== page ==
December 10, 2021
The holiday season is upon us and for many that means choosing a Christmas tree. Whether you’re cutting your own, heading to the lot or choosing a live tree, there’s a lot to be learned by a hike in one of Oregon’s many natural areas.
Hit the trail – ask friends for a good hike or look into one of the many books on hiking areas in Oregon. Gather a group and take a walk to see what you can discover. Make it fun by challenging everyone to find each of the most common Christmas trees: Douglas-fir, noble fir and grand fir. In Oregon State University Extension Service’s “Trees to Know in Oregon and Washington” by Ed Jensen, professor emeritus in the College of Forestry, you’ll find descriptions of each tree that will help you identify them.
“The stories include identifying characteristics and ecology, natural history and cultural uses, and regions and locations where each tree can be found,” Jensen said.
The simple identification key for conifers easily separates Douglas-fir – our most common Christmas tree – from the true firs (like noble, grand, white and subalpine), as well as numerous other native conifers. The book can also be used on tree farms and in lots, but each of these locations commonly includes species not native to the Northwest – especially Nordmann and Turkish firs – that aren’t found in Trees to Know.
Sometimes, native pines – especially sugar or western white – and even native spruces like Sitka and Englemann are used, according to Jensen, who took most of the photos in the book. The creative person could also use others like coast redwood or one of the hemlocks.
If going to cut down a tree in the wild, go to the U.S. Department of Forestry for a permit. Oregon doesn’t allow tree-cutting in state forests. Acceptable forests are listed on the federal website. Having the book in hand while you’re looking for a tree can help you identify which tree you’re getting as you traipse through the forest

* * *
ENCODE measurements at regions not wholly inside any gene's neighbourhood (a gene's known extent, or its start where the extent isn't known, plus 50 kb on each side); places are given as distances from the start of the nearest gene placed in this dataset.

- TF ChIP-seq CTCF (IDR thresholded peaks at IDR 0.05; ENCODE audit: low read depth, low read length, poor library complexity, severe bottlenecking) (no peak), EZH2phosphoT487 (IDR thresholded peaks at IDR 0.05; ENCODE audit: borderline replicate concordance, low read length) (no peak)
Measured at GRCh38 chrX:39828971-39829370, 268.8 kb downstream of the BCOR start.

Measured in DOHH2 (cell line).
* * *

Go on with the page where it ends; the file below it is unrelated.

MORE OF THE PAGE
Jensen’s book describes more than 125 trees, each illustrated with several photos, as well as keys that winnow down the genus (plant group). Jensen provides written identification and tells stories about each tree, including, uses, history and plant characteristics.
The new edition marks the book’s 70th anniversary. Outdoor enthusiasts, gardeners and people new to the Northwest will appreciate the easy-to-read style of the book, which is small enough to be carried on hikes around Oregon and Washington. The book is available for purchase in the OSU Extension catalog.
Once you decide on your favorite tree to display, here are some tips for choosing and caring for it once you have it home:
To tell if a tree is fresh, look at the base to see if the needles are firmly attached.
Avoid trees if needles are dry and break off easily, which means they are not fresh.
Branches should be flexible. Shake a branch to see if it moves easily. Check the smallest branches, which dry out first.
If it’s been more than a few hours since you cut the tree, cut a little slice off the base to allow water to enter the trunk and provide the tree with sufficient water throughout the holidays. If it will be a few days since you brought the tree home, slice off the base and keep it in a bucket of water to keep it fresh.
Use a tree stand that’s appropriate for the size of the tree.
It’s very important to keep your tree watered. Don’t let it dry out or it will start to lose needles. Don’t add anything to the water.
Some trees will last longer than others. Nordmann, Turkish and Noble can last all of December if kept watered. Douglas-fir, which are less expensive and have a distinctive holiday scent, don’t last as long,
Don’t put the tree near any heat source.
Source: Oregon State University, which is solely responsible for the information provided and is wholly owned by the source. Informa Business Media and all its subsidiaries are not responsible for any of the content contained in this information asset.
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